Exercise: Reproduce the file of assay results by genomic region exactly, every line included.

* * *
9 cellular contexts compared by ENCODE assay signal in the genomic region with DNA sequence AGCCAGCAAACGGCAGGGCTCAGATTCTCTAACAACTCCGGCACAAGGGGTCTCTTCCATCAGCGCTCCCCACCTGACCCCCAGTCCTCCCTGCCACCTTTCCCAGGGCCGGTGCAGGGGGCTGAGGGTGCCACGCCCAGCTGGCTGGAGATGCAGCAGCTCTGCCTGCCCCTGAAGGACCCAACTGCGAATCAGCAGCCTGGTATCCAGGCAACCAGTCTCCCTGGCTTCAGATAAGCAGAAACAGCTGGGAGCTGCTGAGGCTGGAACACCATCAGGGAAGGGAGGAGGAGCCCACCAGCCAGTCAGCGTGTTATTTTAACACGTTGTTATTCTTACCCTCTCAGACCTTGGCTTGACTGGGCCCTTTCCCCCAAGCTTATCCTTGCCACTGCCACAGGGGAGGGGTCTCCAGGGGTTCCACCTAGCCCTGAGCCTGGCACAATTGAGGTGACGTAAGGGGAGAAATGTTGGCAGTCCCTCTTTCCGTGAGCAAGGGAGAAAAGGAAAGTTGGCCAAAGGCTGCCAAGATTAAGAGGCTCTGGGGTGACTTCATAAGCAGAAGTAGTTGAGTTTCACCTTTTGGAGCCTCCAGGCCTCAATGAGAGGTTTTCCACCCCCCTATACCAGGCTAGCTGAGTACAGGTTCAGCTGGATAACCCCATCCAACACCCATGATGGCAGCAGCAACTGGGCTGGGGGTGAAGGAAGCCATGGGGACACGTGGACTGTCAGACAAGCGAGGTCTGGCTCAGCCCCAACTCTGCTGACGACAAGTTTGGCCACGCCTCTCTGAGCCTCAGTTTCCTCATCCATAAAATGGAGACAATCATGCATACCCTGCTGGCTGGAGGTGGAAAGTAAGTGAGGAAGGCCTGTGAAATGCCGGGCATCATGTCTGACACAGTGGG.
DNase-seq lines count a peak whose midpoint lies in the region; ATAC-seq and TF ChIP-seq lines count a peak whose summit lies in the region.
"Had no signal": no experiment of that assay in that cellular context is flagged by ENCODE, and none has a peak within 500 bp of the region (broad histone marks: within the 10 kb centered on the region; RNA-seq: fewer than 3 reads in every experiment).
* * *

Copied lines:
9 cellular contexts compared by ENCODE assay signal in the genomic region with DNA sequence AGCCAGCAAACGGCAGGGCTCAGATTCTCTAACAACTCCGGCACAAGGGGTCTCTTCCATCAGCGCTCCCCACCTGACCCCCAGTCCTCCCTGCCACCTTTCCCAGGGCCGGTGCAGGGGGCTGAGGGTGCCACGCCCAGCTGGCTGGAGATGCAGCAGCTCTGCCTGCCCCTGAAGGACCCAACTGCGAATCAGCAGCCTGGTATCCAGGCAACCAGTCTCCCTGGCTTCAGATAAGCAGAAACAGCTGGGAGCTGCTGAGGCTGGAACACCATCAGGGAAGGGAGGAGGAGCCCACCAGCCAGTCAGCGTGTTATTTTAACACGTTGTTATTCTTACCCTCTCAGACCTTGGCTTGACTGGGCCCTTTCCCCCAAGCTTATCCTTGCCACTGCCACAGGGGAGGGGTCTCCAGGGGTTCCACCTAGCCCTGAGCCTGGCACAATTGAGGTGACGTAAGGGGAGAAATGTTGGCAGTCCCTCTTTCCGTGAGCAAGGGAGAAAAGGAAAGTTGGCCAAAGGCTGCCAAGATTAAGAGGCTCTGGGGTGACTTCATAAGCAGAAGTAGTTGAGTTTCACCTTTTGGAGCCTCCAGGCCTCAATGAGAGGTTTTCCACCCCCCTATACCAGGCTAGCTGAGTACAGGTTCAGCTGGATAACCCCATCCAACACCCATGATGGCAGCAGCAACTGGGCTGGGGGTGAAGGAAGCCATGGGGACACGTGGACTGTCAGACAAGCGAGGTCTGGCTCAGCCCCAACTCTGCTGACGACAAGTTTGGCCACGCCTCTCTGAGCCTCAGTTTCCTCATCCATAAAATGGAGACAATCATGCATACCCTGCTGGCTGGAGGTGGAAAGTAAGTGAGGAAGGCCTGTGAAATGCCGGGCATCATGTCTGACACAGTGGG.
DNase-seq lines count a peak whose midpoint lies in the region; ATAC-seq and TF ChIP-seq lines count a peak whose summit lies in the region.
"Had no signal": no experiment of that assay in that cellular context is flagged by ENCODE, and none has a peak within 500 bp of the region (broad histone marks: within the 10 kb centered on the region; RNA-seq: fewer than 3 reads in every experiment).